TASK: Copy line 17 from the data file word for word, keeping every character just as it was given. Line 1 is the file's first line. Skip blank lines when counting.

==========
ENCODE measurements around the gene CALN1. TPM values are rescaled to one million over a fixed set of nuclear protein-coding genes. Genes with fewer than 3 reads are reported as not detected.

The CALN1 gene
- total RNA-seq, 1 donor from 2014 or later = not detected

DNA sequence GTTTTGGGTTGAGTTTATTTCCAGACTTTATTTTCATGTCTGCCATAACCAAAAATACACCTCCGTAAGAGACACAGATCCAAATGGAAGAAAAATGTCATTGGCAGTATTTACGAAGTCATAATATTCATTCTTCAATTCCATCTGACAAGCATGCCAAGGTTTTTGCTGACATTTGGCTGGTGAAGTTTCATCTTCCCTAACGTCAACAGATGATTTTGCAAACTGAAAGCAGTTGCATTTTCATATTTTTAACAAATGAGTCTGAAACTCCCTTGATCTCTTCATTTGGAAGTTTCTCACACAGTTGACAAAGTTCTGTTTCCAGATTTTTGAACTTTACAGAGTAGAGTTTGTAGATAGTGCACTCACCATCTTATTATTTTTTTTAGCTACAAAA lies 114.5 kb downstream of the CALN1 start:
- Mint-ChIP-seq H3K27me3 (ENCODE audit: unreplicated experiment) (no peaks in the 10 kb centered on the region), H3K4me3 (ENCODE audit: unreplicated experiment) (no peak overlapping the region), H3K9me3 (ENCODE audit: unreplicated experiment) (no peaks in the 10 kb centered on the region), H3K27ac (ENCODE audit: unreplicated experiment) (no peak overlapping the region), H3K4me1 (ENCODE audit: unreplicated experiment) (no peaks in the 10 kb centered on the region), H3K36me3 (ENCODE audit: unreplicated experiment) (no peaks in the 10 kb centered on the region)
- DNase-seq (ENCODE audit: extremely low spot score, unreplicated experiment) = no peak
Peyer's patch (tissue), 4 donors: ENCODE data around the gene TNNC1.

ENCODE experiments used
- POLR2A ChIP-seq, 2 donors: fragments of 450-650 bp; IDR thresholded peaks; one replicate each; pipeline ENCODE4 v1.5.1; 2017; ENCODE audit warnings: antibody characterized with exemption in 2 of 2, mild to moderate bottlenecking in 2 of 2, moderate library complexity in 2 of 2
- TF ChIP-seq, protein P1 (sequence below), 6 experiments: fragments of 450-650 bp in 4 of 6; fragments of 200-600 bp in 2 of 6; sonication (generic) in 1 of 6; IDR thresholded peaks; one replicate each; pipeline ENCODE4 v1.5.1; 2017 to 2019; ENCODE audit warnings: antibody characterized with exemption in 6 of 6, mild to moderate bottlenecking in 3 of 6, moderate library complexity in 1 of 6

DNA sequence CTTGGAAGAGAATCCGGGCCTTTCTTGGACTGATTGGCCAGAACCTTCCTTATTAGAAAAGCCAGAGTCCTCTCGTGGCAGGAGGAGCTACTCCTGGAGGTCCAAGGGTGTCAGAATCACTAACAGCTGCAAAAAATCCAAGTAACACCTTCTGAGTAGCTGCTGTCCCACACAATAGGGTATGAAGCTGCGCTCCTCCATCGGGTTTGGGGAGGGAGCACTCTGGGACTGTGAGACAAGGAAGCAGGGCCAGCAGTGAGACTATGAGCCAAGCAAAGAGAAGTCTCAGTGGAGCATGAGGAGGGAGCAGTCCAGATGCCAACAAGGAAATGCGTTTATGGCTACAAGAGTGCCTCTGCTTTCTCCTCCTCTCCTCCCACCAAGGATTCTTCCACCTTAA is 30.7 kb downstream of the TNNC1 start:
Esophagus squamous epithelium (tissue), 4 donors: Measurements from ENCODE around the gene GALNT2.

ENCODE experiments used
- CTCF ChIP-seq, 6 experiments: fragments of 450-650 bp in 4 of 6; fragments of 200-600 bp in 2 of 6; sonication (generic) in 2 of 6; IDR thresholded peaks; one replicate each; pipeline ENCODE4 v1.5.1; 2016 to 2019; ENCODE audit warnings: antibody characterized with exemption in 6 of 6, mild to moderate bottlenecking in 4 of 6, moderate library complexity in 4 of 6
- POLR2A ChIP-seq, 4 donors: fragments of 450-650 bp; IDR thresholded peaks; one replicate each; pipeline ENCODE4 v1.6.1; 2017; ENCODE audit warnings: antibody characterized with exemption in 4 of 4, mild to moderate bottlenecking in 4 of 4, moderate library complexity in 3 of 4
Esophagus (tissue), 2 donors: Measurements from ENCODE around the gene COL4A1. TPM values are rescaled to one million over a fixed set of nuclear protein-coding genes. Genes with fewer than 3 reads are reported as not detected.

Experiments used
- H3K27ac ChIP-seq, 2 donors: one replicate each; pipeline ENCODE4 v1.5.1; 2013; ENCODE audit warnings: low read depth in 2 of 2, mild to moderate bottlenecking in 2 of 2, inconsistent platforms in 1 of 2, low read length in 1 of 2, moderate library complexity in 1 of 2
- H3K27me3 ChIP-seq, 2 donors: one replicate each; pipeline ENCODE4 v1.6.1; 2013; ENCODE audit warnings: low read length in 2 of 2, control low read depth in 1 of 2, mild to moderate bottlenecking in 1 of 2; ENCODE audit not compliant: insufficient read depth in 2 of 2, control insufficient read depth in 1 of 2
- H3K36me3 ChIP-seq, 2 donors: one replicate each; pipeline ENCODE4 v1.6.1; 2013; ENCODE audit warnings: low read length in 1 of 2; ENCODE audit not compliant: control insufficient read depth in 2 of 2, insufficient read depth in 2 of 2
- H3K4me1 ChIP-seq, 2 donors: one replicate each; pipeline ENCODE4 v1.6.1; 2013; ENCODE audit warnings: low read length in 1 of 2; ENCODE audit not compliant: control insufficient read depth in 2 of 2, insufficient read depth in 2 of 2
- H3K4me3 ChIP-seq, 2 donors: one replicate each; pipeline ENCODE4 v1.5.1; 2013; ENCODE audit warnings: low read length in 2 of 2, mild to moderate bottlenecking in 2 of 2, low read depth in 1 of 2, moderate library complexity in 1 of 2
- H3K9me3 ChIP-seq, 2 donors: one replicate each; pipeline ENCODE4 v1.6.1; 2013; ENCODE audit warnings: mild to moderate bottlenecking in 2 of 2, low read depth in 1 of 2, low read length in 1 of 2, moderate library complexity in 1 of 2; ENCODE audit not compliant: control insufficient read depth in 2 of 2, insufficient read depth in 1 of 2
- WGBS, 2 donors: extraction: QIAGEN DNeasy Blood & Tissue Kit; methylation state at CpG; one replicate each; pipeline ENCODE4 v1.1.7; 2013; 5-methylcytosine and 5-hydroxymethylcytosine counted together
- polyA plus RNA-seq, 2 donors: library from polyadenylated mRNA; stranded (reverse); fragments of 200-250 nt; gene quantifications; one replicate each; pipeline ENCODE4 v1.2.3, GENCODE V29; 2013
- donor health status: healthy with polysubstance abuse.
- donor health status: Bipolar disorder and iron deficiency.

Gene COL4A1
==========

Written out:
Experiments used